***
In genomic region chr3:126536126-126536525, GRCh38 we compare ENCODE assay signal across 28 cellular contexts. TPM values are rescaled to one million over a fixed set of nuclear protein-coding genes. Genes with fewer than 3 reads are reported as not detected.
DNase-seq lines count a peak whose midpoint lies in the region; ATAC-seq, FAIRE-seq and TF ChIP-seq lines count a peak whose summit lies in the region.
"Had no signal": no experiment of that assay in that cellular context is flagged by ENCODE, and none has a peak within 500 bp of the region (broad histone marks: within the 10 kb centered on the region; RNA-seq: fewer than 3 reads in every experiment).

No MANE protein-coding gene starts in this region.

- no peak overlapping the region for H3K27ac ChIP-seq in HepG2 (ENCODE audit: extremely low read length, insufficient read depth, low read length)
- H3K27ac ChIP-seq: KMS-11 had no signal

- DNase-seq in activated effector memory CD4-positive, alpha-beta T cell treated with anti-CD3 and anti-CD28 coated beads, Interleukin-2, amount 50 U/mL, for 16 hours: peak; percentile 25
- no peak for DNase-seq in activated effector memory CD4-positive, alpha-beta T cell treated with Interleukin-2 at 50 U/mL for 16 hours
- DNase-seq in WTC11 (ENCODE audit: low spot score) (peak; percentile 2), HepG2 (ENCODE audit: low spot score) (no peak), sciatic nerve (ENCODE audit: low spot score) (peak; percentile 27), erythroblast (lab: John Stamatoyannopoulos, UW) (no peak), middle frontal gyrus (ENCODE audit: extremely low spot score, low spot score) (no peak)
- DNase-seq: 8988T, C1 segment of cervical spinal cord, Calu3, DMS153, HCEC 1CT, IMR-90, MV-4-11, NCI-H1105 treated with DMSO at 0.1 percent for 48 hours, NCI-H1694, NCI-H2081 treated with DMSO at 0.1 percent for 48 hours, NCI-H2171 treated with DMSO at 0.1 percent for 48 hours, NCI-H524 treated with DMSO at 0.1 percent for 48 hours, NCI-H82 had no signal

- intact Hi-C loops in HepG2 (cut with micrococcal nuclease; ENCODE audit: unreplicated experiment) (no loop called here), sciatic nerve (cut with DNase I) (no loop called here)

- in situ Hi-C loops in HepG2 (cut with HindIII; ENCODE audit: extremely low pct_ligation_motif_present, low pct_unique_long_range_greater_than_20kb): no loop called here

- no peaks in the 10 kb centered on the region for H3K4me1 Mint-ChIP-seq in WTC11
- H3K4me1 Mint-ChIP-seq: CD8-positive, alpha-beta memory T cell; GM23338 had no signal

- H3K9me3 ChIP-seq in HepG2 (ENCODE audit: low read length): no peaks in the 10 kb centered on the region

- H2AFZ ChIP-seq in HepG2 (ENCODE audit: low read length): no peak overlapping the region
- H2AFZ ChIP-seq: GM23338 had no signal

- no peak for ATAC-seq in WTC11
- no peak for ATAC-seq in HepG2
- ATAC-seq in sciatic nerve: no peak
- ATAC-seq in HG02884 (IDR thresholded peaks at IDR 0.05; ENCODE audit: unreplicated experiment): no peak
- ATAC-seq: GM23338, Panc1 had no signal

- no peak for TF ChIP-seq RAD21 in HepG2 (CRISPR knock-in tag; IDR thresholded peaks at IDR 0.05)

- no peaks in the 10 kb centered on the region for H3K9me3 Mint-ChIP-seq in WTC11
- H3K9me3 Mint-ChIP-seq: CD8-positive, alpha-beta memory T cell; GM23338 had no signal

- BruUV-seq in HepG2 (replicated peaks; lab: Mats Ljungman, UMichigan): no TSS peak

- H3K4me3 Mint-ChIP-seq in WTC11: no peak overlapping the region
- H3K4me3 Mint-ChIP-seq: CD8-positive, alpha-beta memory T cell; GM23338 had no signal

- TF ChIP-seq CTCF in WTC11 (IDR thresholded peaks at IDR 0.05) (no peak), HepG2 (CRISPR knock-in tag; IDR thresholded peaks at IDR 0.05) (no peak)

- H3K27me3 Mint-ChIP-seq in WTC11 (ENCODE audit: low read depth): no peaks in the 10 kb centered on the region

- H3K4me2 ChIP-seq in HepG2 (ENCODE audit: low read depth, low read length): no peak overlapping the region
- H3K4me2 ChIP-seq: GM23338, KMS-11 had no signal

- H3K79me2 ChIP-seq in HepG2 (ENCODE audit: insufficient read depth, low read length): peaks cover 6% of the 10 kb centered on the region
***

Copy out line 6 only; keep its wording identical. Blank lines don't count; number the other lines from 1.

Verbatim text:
- H3K27ac ChIP-seq: KMS-11 had no signal